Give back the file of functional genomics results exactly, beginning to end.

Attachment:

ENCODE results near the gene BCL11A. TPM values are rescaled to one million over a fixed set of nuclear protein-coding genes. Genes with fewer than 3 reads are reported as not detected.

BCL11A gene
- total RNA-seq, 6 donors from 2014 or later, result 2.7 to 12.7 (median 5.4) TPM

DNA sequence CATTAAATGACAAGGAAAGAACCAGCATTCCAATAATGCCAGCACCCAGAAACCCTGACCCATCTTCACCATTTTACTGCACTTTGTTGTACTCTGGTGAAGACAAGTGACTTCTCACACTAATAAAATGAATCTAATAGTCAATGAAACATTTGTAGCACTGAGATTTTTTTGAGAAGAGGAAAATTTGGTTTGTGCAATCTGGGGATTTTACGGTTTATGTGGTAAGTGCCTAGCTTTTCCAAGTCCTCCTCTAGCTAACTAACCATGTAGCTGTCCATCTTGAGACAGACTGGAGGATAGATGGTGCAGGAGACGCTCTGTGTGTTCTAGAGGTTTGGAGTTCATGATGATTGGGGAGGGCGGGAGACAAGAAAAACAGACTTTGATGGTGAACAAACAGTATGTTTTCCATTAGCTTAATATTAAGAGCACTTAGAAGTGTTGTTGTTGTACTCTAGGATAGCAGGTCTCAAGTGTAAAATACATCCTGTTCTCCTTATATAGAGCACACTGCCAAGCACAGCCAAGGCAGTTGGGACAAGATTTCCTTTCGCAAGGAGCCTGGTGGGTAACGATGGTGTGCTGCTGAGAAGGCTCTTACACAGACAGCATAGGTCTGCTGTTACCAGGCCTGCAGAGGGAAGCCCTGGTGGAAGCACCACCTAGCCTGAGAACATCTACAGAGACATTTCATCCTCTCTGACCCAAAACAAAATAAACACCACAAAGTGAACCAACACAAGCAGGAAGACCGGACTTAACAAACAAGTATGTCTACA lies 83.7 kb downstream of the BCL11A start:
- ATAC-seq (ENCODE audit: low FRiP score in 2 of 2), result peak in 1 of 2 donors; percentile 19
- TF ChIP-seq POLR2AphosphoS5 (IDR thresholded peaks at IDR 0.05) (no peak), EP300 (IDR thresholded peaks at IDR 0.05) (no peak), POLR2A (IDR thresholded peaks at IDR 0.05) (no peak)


ENCODE results near the gene BCL11A. TPM values are rescaled to one million over a fixed set of nuclear protein-coding genes. Genes with fewer than 3 reads are reported as not detected.

BCL11A gene
- total RNA-seq, 6 donors from 2014 or later, result 2.7 to 12.7 (median 5.4) TPM

DNA sequence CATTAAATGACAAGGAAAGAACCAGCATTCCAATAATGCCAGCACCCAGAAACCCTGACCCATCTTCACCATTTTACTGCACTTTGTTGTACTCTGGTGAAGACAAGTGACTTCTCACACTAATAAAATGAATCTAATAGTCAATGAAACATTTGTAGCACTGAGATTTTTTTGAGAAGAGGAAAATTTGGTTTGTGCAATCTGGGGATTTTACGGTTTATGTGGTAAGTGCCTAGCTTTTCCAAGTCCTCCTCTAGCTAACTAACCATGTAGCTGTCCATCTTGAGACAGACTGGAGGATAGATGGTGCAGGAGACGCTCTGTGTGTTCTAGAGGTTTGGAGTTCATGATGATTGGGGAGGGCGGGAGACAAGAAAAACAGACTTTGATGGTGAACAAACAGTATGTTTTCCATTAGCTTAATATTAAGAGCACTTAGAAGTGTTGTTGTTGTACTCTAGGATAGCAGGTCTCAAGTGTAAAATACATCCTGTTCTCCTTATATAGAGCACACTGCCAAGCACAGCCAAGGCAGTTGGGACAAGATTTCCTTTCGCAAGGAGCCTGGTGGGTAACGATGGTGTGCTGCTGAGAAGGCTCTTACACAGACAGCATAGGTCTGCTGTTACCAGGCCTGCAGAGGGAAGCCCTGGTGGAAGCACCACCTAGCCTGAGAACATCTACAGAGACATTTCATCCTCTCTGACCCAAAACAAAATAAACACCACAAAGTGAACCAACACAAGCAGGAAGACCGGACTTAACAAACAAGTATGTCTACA lies 83.7 kb downstream of the BCL11A start:
- ATAC-seq (ENCODE audit: low FRiP score in 2 of 2), result peak in 1 of 2 donors; percentile 19
- TF ChIP-seq POLR2AphosphoS5 (IDR thresholded peaks at IDR 0.05) (no peak), EP300 (IDR thresholded peaks at IDR 0.05) (no peak), POLR2A (IDR thresholded peaks at IDR 0.05) (no peak)